Crossroads

At the intersection of technology, finance and the Pacific Rim.

Wednesday, September 23, 2009

Netflix Prize

The Netflix prize was given this week--the $1MN award is for the team that was able to improve the algorithm for movie recommendations by 10%---it represents a landmark way (and I do not use the word "landmark" lightly) of how development works. Also please note the "human engineering"--understanding how people think and behave when devising systems. Wired Magazine writes:

the Netflix Prize competition has proffered hard proof of a basic crowdsourcing concept: Better solutions come from unorganized people who are allowed to organize organically. But something else happened that wasn’t entirely expected: Teams that had it basically wrong — but for a few good ideas — made the difference when combined with teams which had it basically right, but couldn’t close the deal on their own.
Ironically, the most outlying approaches — the ones farthest away from the mainstream way to solve a given problem — proved most helpful towards the end of the contest, as the teams neared the summit.

For instance, BellKor’s Pragmatic Chaos (methodology here) credits some of its success to slicing the data by what they called “frequency.” As it turns out, people who rate a whole slew of movies at one time tend to be rating movies they saw a long time ago. The data showed that people employ different criteria to rate movies they saw a long time ago, as opposed to ones they saw recently — and that in addition, some movies age better than others, skewing either up or down over time. (Finally, someone has explained whySnakes On A Plane seemed more fun at the time than it does now.)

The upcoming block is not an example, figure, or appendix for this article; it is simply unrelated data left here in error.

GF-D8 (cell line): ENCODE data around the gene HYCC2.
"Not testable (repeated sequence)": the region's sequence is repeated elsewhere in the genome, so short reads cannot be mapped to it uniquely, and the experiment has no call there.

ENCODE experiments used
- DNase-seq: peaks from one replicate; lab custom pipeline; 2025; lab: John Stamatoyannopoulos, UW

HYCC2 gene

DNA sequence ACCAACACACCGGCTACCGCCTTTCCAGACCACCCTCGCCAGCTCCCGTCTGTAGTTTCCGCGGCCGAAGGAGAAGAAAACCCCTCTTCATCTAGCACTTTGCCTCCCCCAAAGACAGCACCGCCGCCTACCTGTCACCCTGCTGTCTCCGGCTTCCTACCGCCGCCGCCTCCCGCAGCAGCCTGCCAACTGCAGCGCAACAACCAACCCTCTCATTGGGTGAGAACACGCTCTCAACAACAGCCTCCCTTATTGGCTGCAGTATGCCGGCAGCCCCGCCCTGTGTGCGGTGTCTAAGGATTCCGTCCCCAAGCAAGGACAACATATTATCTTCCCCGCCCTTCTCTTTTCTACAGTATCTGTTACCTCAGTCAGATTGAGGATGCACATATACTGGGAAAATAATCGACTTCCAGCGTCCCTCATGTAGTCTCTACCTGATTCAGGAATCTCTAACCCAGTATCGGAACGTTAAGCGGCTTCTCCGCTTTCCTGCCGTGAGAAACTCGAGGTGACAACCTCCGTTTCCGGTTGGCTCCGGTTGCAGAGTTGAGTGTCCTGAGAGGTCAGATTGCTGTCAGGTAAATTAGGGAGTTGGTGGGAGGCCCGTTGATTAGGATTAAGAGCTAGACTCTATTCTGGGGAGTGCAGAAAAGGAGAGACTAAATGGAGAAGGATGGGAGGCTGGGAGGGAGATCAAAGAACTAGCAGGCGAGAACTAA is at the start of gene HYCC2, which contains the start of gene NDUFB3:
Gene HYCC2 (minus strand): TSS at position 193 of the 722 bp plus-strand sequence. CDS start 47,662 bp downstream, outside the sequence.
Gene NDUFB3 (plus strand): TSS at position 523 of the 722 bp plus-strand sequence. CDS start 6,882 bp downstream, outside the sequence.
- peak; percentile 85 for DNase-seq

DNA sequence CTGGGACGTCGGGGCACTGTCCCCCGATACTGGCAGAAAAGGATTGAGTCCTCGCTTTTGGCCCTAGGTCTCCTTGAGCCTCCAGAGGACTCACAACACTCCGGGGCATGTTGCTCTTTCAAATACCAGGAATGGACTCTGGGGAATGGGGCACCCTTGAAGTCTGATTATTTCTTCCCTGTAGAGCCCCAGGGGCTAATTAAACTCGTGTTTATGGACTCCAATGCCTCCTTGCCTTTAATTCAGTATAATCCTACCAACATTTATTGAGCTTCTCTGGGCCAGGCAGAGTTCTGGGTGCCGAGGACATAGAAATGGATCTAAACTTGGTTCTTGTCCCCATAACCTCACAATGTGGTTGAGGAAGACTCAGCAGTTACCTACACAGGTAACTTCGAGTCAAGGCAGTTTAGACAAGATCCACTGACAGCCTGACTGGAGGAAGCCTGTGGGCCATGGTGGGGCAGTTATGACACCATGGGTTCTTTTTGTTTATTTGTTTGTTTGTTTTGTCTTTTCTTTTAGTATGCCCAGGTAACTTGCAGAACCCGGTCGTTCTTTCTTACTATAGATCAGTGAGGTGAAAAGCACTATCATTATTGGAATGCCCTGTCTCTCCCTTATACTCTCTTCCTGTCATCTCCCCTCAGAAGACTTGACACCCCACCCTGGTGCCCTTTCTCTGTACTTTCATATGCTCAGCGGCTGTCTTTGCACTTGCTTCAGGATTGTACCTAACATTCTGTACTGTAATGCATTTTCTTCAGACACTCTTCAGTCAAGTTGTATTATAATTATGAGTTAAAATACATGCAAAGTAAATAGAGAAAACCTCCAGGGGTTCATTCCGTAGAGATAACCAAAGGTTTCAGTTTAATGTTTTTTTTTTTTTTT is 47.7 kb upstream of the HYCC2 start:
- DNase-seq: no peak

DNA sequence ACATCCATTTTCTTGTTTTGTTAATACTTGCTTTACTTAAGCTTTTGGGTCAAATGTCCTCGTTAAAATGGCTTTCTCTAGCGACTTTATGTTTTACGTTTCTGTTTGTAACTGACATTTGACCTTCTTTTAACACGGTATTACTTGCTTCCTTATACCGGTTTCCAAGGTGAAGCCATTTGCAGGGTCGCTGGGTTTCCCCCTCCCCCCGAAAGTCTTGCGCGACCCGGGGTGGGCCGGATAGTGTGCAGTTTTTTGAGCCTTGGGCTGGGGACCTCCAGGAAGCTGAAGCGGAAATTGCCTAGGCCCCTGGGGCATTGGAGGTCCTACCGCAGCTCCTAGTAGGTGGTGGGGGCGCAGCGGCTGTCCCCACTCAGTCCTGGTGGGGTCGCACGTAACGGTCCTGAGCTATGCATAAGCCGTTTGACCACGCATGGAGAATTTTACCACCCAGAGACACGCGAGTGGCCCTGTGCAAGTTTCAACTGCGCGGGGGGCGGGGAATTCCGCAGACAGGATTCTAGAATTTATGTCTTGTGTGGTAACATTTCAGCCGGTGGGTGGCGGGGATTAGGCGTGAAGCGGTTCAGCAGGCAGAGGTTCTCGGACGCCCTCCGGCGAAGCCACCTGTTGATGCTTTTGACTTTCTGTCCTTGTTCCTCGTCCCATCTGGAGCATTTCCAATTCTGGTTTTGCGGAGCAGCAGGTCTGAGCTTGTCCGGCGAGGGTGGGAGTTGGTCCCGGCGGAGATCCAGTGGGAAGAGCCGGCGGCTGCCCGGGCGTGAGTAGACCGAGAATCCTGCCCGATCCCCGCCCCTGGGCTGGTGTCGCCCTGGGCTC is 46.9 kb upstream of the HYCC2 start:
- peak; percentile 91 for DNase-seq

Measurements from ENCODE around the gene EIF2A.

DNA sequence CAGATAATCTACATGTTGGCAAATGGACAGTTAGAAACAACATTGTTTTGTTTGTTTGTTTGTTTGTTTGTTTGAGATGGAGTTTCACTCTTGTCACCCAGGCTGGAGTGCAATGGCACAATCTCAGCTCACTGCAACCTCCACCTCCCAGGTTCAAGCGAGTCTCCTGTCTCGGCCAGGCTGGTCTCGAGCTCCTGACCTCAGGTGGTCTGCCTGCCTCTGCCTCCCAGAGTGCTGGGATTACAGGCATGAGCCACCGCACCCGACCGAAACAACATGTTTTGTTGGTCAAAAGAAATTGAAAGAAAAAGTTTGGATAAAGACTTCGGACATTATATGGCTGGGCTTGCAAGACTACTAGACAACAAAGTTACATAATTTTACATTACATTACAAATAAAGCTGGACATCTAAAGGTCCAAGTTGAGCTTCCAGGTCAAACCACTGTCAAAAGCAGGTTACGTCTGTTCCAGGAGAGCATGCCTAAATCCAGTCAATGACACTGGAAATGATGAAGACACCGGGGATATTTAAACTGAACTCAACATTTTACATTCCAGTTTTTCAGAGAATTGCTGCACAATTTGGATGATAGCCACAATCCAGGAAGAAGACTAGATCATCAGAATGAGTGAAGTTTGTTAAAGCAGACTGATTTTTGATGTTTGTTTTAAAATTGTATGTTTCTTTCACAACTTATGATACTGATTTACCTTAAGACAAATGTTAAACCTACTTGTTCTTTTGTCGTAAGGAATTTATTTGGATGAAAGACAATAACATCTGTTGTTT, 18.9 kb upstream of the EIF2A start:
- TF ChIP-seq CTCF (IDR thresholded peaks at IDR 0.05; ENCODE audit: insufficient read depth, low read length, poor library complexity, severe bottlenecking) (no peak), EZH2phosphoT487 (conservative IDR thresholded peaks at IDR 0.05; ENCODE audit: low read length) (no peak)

By tracking the number of movies rated on a given day as an indicator of how long it had been since a given viewer had seen a movie, and by tracking how memory affected particular movie ratings, Pragmatic Theory (later part of the winning team) was able to gain a slight edge, even though this particular algorithm isn’t particularly good at predicting which movies people will like when run on its own.

Another example: According to Joe Sill of The Ensemble, Big Chaos (the Austrians who also became part of the winning team) discovered that viewers in general tend to rate movies differently on Fridays versus Mondays, and certain users are in good moods on Sundays, and so on. The team essentially devised a three-dimensional model that incorporated time into the relationship between people and movies.

Taken on its own, the fact that a viewer rated a given movie on a Monday is a horrible indicator of what other movies they’ll want to rent — a crucial part of Netflix’ business (it says its recommendations are better indicators of what people will rent than their “most popular” lists). But combined with hundreds of other algorithms from other minds, each weighted with precision, and combined and recombined, that otherwise inconsequential fact takes on huge importance.


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